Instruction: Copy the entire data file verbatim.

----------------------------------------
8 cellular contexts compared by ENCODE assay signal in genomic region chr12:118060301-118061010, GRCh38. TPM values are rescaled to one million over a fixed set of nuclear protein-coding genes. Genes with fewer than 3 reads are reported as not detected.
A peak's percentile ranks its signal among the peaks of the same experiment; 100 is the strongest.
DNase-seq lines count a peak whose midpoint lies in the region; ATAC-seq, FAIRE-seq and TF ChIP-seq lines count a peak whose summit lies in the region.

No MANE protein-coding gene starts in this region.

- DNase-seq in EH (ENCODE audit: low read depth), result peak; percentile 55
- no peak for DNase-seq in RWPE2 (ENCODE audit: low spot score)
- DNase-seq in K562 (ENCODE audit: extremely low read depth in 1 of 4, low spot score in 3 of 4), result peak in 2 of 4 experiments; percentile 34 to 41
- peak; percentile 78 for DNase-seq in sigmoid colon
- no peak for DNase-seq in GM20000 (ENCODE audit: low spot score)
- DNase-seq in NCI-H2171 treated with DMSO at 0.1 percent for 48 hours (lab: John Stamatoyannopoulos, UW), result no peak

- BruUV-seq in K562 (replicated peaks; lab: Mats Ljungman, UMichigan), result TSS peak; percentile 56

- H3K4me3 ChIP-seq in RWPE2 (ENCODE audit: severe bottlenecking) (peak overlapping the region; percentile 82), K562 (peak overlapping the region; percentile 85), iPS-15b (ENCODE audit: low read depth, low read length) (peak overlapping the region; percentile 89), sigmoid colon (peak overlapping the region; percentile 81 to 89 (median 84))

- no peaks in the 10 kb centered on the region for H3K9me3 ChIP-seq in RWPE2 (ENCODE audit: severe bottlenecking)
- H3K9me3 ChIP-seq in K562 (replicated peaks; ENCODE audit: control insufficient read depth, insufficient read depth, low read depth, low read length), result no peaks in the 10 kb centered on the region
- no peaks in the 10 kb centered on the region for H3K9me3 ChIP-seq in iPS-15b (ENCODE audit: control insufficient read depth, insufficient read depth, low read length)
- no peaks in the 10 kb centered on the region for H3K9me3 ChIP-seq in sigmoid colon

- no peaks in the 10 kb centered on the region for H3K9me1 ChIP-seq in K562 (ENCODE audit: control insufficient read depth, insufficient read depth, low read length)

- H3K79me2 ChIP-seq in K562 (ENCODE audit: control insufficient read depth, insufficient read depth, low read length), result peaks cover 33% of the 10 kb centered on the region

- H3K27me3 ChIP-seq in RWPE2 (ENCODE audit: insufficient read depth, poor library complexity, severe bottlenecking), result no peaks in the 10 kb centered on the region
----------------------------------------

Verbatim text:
8 cellular contexts compared by ENCODE assay signal in genomic region chr12:118060301-118061010, GRCh38. TPM values are rescaled to one million over a fixed set of nuclear protein-coding genes. Genes with fewer than 3 reads are reported as not detected.
A peak's percentile ranks its signal among the peaks of the same experiment; 100 is the strongest.
DNase-seq lines count a peak whose midpoint lies in the region; ATAC-seq, FAIRE-seq and TF ChIP-seq lines count a peak whose summit lies in the region.

No MANE protein-coding gene starts in this region.

- DNase-seq in EH (ENCODE audit: low read depth), result peak; percentile 55
- no peak for DNase-seq in RWPE2 (ENCODE audit: low spot score)
- DNase-seq in K562 (ENCODE audit: extremely low read depth in 1 of 4, low spot score in 3 of 4), result peak in 2 of 4 experiments; percentile 34 to 41
- peak; percentile 78 for DNase-seq in sigmoid colon
- no peak for DNase-seq in GM20000 (ENCODE audit: low spot score)
- DNase-seq in NCI-H2171 treated with DMSO at 0.1 percent for 48 hours (lab: John Stamatoyannopoulos, UW), result no peak

- BruUV-seq in K562 (replicated peaks; lab: Mats Ljungman, UMichigan), result TSS peak; percentile 56

- H3K4me3 ChIP-seq in RWPE2 (ENCODE audit: severe bottlenecking) (peak overlapping the region; percentile 82), K562 (peak overlapping the region; percentile 85), iPS-15b (ENCODE audit: low read depth, low read length) (peak overlapping the region; percentile 89), sigmoid colon (peak overlapping the region; percentile 81 to 89 (median 84))

- no peaks in the 10 kb centered on the region for H3K9me3 ChIP-seq in RWPE2 (ENCODE audit: severe bottlenecking)
- H3K9me3 ChIP-seq in K562 (replicated peaks; ENCODE audit: control insufficient read depth, insufficient read depth, low read depth, low read length), result no peaks in the 10 kb centered on the region
- no peaks in the 10 kb centered on the region for H3K9me3 ChIP-seq in iPS-15b (ENCODE audit: control insufficient read depth, insufficient read depth, low read length)
- no peaks in the 10 kb centered on the region for H3K9me3 ChIP-seq in sigmoid colon

- no peaks in the 10 kb centered on the region for H3K9me1 ChIP-seq in K562 (ENCODE audit: control insufficient read depth, insufficient read depth, low read length)

- H3K79me2 ChIP-seq in K562 (ENCODE audit: control insufficient read depth, insufficient read depth, low read length), result peaks cover 33% of the 10 kb centered on the region

- H3K27me3 ChIP-seq in RWPE2 (ENCODE audit: insufficient read depth, poor library complexity, severe bottlenecking), result no peaks in the 10 kb centered on the region